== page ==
Thomas was for several decades the most widely read interlocutor between the older literary culture and the new world of medical science, preceded in this role by such other American physician-writers as Oliver Wendell Holmes, William James, Walter B. Cannon, and Hans Zinsser. Thomas’s literary career began modestly enough in 1970 as the result of an after-dinner speech for an inflammation symposium at Brook Lodge. After the usual fawning tribute from the chairman, Lew mounted the podium, murmured, “Thank you, I think,” and proceeded to knock the somnolent inflammation boffins out of their seats. Accustomed to the passive voice of dreary fact, they heard instead Thomas making more sense of inflammation in 50 minutes of elegant prose than had prolix lecturers on endotoxin or macrophages in the preceding 16 hours. The talk was printed; someone brought it to the attention of Franz Ingelfinger, editor of the New England Journal of Medicine; and Thomas began his career as author of the bimonthly “Notes of a Biology Watcher.” Thanks to Elisabeth Sifton, then an editor at Viking Press, those marvelous essays were soon collected into Lives of a Cell; the volume became a best seller and won a National Book Award—and the rest is history. Here, for example, is Thomas’s suggestion for signals we might send from Earth to announce ourselves to whatever life there might be in outer space.
Perhaps the safest thing to do at the outset, if technology permits, is to send music. This language may be the best we have for explaining what we are like to others in space, with least ambiguity. I would vote for Bach, all of Bach, streamed out into space, over and over again. We would be bragging, of course, but it is surely excusable for us to put the best possible face on at the beginning of such an acquaintance. We can tell the harder truths later.
That sort of writing was the product of a unique period in American culture. Thomas and his colleagues were educated in colleges at which the liberal arts were still firmly in place, and John Dewey’s learning by doing had moved from primary schools into the universities. It was an era when those who did medical science were expected to make only modest claims for their success. “I was lucky,” Thomas quipped after he received a gold medal at Bologna in 1978. “Chance favored the prepared grind.” He believed that one could do serious work without taking oneself too seriously.
Thomas’s chosen means of expression was the informal essay, a literary form that accommodates many topics but always has the mind of its author as the subject. Thomas was as likely in print as on the wards to pair epiphany (à la James Joyce) with entropy (à la the second law of thermodynamics, or ∆ S > q/T). In Thomas’s prose, epiphany seemed to be having it out with entropy on every page. He would point out that the Oxford English Dictionarydefines grammar as a body of statements of fact, a science if you will. But a larger portion of grammar spells out the rules of practice and therefore ought to be considered an “art.” Thomas was convinced that medicine was like grammar, a hybrid of science and art united by syntax.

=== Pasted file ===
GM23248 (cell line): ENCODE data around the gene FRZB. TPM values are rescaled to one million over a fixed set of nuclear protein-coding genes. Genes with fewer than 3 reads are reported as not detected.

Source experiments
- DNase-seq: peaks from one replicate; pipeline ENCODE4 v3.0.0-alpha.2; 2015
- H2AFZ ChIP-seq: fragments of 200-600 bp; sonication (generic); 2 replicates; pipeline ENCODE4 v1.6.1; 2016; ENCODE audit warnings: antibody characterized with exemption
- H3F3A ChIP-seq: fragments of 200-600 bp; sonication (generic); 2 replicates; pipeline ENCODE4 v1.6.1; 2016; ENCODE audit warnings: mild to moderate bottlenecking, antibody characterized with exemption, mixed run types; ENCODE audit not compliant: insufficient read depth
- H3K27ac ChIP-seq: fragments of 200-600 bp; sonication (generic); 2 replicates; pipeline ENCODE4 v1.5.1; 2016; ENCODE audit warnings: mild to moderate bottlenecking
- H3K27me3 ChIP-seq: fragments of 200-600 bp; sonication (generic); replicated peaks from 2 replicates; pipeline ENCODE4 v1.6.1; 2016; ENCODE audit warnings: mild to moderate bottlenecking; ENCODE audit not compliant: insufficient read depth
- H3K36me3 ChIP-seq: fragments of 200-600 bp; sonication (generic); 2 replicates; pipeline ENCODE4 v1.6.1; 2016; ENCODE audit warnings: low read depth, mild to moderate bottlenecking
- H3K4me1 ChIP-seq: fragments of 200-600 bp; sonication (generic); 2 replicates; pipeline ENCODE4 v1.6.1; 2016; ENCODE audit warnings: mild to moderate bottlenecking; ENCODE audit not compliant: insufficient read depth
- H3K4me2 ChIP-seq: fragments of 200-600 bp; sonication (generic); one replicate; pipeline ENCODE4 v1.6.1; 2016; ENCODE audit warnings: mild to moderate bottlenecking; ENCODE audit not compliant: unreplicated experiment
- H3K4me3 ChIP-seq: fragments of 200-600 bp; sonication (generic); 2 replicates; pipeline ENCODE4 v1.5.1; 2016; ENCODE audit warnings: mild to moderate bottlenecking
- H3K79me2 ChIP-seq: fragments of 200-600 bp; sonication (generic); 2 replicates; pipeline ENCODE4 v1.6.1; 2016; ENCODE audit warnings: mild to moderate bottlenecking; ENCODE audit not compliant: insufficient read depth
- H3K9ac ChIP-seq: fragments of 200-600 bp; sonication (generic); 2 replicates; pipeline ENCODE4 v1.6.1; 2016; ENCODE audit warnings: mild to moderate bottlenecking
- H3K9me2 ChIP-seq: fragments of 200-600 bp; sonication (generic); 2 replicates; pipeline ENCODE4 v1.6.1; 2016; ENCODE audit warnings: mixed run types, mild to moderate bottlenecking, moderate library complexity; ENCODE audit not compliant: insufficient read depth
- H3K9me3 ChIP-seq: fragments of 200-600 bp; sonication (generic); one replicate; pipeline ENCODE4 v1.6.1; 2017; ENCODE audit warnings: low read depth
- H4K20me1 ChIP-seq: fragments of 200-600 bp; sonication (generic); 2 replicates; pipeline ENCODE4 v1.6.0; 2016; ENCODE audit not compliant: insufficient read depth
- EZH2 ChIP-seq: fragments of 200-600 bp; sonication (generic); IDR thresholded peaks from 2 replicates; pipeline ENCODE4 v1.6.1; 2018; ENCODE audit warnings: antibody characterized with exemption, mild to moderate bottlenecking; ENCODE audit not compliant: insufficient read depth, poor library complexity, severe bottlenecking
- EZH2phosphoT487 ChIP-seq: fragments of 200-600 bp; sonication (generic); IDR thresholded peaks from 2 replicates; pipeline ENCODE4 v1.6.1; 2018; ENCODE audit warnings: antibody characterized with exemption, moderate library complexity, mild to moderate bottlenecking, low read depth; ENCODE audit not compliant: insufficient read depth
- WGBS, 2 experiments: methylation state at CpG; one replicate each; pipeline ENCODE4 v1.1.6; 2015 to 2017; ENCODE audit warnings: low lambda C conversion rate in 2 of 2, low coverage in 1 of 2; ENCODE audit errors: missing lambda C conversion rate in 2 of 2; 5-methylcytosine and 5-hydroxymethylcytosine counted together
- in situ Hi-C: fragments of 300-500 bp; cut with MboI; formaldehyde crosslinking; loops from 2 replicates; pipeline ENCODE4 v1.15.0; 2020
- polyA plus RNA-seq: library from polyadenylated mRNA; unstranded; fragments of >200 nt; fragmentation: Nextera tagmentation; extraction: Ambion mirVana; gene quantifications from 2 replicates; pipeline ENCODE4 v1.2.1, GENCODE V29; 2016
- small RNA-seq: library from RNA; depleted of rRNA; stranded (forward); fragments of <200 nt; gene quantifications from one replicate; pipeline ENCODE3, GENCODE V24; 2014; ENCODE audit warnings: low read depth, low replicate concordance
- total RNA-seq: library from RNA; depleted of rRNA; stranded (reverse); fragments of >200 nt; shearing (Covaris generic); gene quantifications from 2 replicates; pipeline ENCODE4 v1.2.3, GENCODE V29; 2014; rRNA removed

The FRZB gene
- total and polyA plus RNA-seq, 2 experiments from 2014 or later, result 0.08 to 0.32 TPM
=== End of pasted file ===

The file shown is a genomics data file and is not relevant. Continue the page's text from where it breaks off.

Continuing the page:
He was sparing of words when fewer spoke louder. When he received that last award at Rockefeller University, he was confined to a wheelchair. He declined to go to the podium and apologized to the audience for “not rising to the occasion.” About the same time, I had reached him on the telephone. “How are you doing?” I asked. He knew what I was asking.
“So,” he replied.
“What do you mean by ‘so’?”
“Well,” said Thomas, “in my family, there were only three ways of answering that question of yours. If things were going along splendidly, you’d answer ‘fine.’ If there were a bit of trouble around, you’d say ‘so-so.’ Right now, I’m ‘so.’”
When more words were required, they flowed like wine. Thomas understood the very human need to turn the strands of fact into a fabric of belief. Fact marched hand in hand with solace; he assured us that a meningococcus with the bad luck to catch a human was in more trouble than a human who catches a meningococcus. His years in the lab served him well on the page. His sense of trial and error at the bench and in the clinic, of how cells divide, microbes hurt, and creatures die gave an edge to his writing.
When injected into the bloodstream, endotoxin conveys propaganda, announcing that typhoid bacilli (or other related bacteria) are on the scene and a number of defense mechanisms are automatically switched on, all at once, including fever, malaise, hemorrhage, shock, coma, and death. It is something like an explosion in a munitions factory.
Prose of this rough measure supports the argument that Lewis Thomas has a shot at permanence in the world of letters. A number of his compositions stand up to essays by such other modern masters of the genre as E. B. White, A. J. Liebling, and John Updike. In a select few Thomas reaches back to touch the mantle of Montaigne.
1 B. Barber and R. Fox. The case of the floppy-eared rabbits: An instance of serendipity gained and serendipity lost. Am. J. Sociol. 64(1958):128-136.
ALL OTHER quotations by Lewis Thomas and other biographic details are taken from his memoir The Youngest Science (1983). They are also based on personal notes, as well as interviews with George Mirick, H. S. Lawrence, Beryl Thomas, and material generously forwarded by Baruj Benacerraf, P. Y Patterson, Jonathan Uhr, Paul Marks, and others.
SELECTED BIBLIOGRAPHY (ARTS)